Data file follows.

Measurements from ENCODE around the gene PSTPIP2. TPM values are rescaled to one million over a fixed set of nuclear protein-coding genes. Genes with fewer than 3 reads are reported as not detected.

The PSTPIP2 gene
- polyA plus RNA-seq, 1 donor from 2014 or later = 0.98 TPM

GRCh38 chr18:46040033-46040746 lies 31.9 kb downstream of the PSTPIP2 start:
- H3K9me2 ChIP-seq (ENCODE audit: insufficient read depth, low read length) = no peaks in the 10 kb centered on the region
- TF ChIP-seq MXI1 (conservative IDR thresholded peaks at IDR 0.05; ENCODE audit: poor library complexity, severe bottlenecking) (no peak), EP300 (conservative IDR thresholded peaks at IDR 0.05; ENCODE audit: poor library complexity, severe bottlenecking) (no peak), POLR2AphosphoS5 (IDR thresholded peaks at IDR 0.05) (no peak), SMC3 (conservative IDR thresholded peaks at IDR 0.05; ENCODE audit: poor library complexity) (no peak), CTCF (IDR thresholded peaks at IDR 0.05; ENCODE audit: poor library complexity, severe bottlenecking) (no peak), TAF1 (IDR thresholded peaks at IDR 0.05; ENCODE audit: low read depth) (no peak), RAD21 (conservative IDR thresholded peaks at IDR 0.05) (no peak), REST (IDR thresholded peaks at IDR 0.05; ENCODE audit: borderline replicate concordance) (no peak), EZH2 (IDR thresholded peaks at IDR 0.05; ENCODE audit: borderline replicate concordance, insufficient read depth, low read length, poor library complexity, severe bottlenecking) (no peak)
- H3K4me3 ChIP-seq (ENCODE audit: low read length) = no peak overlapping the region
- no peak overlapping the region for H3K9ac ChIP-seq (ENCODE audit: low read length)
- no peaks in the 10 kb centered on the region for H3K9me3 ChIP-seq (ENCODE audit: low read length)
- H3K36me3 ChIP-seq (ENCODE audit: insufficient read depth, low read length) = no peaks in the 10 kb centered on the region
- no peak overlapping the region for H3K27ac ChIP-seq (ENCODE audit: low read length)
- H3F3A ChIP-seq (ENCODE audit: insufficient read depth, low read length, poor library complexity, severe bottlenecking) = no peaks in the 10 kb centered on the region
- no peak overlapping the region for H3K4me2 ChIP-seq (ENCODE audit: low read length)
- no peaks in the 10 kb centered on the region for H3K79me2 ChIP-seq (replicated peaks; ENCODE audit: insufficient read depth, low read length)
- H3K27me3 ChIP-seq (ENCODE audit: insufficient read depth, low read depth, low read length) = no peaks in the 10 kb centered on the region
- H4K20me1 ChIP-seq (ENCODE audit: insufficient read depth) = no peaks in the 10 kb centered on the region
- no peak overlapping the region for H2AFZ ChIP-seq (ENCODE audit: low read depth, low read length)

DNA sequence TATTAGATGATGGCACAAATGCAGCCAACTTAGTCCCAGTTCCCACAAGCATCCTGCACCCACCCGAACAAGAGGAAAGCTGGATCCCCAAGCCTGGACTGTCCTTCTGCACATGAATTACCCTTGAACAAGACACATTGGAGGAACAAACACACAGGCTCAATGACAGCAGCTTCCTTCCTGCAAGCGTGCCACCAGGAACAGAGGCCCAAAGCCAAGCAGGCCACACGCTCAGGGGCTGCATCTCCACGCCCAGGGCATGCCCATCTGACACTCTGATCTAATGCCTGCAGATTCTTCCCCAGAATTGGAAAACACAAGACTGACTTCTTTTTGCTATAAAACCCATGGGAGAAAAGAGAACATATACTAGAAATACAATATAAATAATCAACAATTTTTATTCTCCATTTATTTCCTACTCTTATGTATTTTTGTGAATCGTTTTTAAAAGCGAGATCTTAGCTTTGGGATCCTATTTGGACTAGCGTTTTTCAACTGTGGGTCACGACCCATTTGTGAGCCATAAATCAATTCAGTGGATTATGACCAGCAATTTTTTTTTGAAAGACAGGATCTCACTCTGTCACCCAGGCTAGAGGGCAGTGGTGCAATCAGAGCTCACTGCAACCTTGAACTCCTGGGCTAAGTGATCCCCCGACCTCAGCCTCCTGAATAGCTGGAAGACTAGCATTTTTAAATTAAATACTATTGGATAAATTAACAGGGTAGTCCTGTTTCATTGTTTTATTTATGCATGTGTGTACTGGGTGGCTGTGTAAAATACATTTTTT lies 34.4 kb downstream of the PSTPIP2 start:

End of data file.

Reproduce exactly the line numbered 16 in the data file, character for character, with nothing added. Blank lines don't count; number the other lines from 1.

- H4K20me1 ChIP-seq (ENCODE audit: insufficient read depth) = no peaks in the 10 kb centered on the region